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Child care, medical and Rx costs

Do you pay for it or incur hefty out-of-pocket medical expenses? Save money with flexible spending accounts
New York Teacher

Do you spend a lot each month on child care? Is your out-of-pocket spending on health care adding up? You may be able to save hundreds of dollars a year in federal and Social Security taxes by enrolling in the city’s Flexible Spending Accounts (FSA) Program.

The program allows public school educators and other municipal employees to use pretax earnings to cover dependent care costs or medical expenses not covered by their health plan. The fall open enrollment period for the program is from Sept. 9 to Oct. 18, 2013, if you plan to enroll for Jan. 1, 2014.

Save on dependent care costs

In the New York City Dependent Care Assistance Program (DeCAP), the Department of Education will withhold between $500 and $5,000 (you decide how much) in pretax income from your paychecks over the year and deposit the money in a special flexible spending account. As you incur costs for day care, baby-sitting, summer day camp or caring for an elderly parent in your home, you submit claim forms. Then, you’ll be reimbursed from your DeCAP account. See IRS Publication 503 for a list of covered expenses.

Save on out-of-pocket medical costs

Your family dentist suggests that your daughter receive orthodontic treatment to correct her overbite. He recommends a nonparticipating orthodontist. This will likely mean that you will have out-of-pocket expenses — the difference between the dentist’s fees and the UFT’s dental allowance.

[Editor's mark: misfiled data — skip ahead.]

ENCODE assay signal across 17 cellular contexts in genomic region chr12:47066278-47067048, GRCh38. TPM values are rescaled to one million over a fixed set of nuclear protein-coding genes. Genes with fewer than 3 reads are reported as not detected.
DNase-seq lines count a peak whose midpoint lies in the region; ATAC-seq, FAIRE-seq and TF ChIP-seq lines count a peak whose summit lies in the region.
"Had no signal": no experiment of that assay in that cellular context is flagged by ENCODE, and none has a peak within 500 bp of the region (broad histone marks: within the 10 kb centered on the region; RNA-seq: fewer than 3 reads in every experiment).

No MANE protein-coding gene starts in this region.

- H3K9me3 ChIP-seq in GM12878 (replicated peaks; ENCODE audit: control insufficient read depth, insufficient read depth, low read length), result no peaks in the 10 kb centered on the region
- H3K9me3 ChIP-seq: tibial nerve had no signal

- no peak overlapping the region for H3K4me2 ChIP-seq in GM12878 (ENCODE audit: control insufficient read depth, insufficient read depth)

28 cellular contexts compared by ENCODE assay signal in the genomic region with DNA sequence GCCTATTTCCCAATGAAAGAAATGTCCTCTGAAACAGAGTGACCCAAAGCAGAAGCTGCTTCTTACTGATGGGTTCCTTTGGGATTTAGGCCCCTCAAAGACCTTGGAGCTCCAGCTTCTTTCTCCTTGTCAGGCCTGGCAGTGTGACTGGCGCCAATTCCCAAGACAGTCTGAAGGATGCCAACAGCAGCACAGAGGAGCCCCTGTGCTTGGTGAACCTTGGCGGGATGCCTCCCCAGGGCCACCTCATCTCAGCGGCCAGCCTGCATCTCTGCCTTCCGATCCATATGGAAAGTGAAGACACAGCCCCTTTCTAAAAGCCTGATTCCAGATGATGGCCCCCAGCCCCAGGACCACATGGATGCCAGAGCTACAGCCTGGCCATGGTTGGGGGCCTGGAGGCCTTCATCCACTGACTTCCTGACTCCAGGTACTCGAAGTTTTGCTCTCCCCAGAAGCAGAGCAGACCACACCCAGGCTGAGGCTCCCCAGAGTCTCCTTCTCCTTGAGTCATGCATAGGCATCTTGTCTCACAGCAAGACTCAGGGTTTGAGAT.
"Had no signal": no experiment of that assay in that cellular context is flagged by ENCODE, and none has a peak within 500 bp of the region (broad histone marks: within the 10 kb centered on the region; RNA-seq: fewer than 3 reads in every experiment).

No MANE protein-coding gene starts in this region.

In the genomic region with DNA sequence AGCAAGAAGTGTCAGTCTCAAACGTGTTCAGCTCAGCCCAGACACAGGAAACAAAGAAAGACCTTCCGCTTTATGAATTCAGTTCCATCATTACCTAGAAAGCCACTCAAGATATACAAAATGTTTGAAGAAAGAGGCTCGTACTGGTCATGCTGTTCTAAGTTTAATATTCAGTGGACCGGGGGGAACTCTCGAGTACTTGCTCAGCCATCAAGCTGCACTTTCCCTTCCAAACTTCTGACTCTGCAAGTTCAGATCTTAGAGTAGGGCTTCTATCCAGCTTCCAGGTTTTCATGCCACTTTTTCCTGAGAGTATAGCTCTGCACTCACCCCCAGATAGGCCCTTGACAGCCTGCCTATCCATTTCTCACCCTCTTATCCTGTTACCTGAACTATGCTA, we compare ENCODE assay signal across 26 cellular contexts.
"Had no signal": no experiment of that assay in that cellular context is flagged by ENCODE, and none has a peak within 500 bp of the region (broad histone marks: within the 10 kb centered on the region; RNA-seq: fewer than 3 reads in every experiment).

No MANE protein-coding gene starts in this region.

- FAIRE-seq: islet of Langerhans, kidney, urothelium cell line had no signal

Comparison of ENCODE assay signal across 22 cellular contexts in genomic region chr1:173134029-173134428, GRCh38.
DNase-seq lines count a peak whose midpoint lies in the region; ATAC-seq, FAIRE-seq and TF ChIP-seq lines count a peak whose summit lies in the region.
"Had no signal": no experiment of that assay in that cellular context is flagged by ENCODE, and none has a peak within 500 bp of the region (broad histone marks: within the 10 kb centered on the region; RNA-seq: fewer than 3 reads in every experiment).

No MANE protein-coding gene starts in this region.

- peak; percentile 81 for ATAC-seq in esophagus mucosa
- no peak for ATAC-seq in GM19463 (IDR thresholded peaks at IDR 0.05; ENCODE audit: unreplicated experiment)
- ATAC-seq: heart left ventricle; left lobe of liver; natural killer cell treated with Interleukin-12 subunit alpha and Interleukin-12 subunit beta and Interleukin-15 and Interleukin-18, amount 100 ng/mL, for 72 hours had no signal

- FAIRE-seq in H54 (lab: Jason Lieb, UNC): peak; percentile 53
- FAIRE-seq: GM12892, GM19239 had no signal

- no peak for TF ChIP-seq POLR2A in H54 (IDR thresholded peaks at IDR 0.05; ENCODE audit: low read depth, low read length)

In the Health Care Flexible Spending Account (HCFSA), the DOE will withhold between $260 and $2,500 (you decide how much) in pretax income from your paychecks over the year and deposit the money in a flexible spending account. This account can then be drawn against to pay for your out-of-pocket medical expenses including co-pays, deductibles, and over-the-counter drugs that diagnose, cure, treat, prevent or mitigate ailments (including painkillers, cold remedies and allergy medications).However, you must obtain a prescription from your doctor for these over-the-counter drugs.

Your account can also be used to pay for a surgical procedure not covered by your health plan or performed by a doctor who does not accept your health insurance, or any dental, optical or hearing expenses not covered by your health plan, as long as the services are medically necessary and not cosmetic.

Medical expenses incurred by family members on your health insurance can also be covered (same-sex married couples are eligible; however, unmarried domestic partners are not). To get reimbursed, you must submit claim forms (with itemized receipts and health insurance Explanation of Benefit statements documenting your expenses). See IRS Publication 502 for a list of permissible expenses.

There is an annual administrative fee of up to a $48 — which will be deducted from your account — for each program.

The ‘use it or lose it’ rule

Here’s the rub: You have to use up all the funds you put into either of these accounts on relevant expenses by the end of the calendar year, or for HCFSA only, by the end of the grace period (March 15, 2015). You will lose any money that is left in the account at the end of the year. So if you decide to enroll, it’s best to be conservative in estimating your expenses for the coming year.

For more information, including brochures and enrollment forms, go to, or call the city’s information helpline at 1-212-306-7760 between 9 a.m. and 5 p.m., Monday through Friday. UFT members can also contact the UFT Welfare Fund at 1-212-539-0500 and ask to speak to an adviser on the Flexible Spending Accounts Program.